Tuberous Sclerosis Complex (TSC)
systems throughout the body, including the brain, kidney, eyes, skin, heart and lungs. These noncancerous growths can create serious health issues by interfering with the function of these organs. In children, symptoms can often include intellectual disability, seizures, epilepsy and developmental delay.
Why come for the diagnosis and treatment of TSC?
Because TSC is a complex disease with so many potential symptoms, its diagnosis and treatment requires specialized expertise. We are home to a multidisciplinary team of experts who have the experience needed to develop and implement the best possible care plan for your child, including managing mTOR inhibitors, one of the most effective treatments for TSC. Led by Brenda Porter, MD, this team includes world-class neurologists, nephrologists, ophthalmologists, dermatologists and pulmonologists. These specialists will work together with each other and with the family to reach the best possible outcome.
We are proud to be one of only two official TSC Alliance–recognized clinics in Northern California. We are also part of the Tuberous Sclerosis Research Alliance, a coalition of centers around the country that are leading the charge in the research and treatment of the disease.
What causes TSC?
TSC is a genetic condition. It can be inherited from either parent, but for half of TSC patients it is the result of a spontaneous change in one of the genes that causes TSC.
The genes that cause TSC are called TSC1 and TSC2 genes. These genes are instrumental in inhibiting a protein called mTOR. When not properly inhibited, this protein can lead to the development of growths throughout the body’s organs.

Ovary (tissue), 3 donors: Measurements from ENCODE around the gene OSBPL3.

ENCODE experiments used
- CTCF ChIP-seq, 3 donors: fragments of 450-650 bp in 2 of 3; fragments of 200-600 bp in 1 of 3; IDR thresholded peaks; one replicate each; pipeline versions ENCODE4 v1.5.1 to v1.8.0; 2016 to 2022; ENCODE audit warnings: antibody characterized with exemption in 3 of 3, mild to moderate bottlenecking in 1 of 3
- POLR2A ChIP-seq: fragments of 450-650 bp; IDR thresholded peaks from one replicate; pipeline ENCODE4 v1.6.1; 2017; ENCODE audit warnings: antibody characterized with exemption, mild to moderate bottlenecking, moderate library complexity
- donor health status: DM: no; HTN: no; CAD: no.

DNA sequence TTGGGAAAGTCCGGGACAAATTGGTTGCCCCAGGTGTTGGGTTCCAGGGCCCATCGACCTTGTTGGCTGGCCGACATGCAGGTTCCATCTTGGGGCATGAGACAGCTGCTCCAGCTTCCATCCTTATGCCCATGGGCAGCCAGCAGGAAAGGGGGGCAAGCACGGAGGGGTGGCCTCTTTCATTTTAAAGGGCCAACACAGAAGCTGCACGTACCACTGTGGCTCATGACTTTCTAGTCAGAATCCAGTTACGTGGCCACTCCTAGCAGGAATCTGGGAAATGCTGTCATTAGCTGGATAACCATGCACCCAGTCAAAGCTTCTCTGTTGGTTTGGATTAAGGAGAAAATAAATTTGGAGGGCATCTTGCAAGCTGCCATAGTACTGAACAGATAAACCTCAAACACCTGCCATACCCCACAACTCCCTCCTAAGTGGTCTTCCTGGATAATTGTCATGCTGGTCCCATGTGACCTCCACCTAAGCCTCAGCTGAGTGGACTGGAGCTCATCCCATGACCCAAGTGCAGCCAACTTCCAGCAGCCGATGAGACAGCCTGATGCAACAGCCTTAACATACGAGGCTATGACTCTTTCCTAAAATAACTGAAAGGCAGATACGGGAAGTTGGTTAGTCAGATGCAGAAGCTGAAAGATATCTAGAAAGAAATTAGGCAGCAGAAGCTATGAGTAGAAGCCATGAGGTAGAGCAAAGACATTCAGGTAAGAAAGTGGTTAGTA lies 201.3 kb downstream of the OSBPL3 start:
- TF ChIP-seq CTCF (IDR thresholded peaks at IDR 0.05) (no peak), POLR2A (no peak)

What are the symptoms of TSC?
TSC affects every patient differently. No two children with TSC share the same symptoms, not even identical twins.
Tumors associated with TSC are not cancerous, but they can lead to a wide variety of serious health concerns, especially if they are not treated early. Growths in major organs can lead to problems with the effectiveness of those organs. This is especially true of the brain, and TSC-related growths in the brain can cause intellectual disability, seizures, epilepsy and developmental delay.
TSC can also cause growths in the heart in utero. These are not usually life-threatening, but they can now be seen on ultrasounds and are often the first sign of TSC in children before they are born.
How do we treat TSC?
It is vital to seek treatment early because this can help prevent severe conditions associated with the disorder. Because TSC affects each child differently and because it can affect a variety of organs, every care plan is going to be unique. This is why it is so important to work with specialists who have the experience and expertise required to best serve your child.
Some patients are able to minimize growths through the use of mTOR inhibitors, a relatively new drug that helps to replace the function that is lost through the genetic abnormality. Our experts are experienced in determining the best application of this drug while minimizing its side effects.
We also may provide other surgical and pharmaceutical therapies to treat the symptoms of TSC. These can include medications and other treatments to control seizures. Early treatment of seizures may help arrest some of the more severe neurologic symptoms of the disease.
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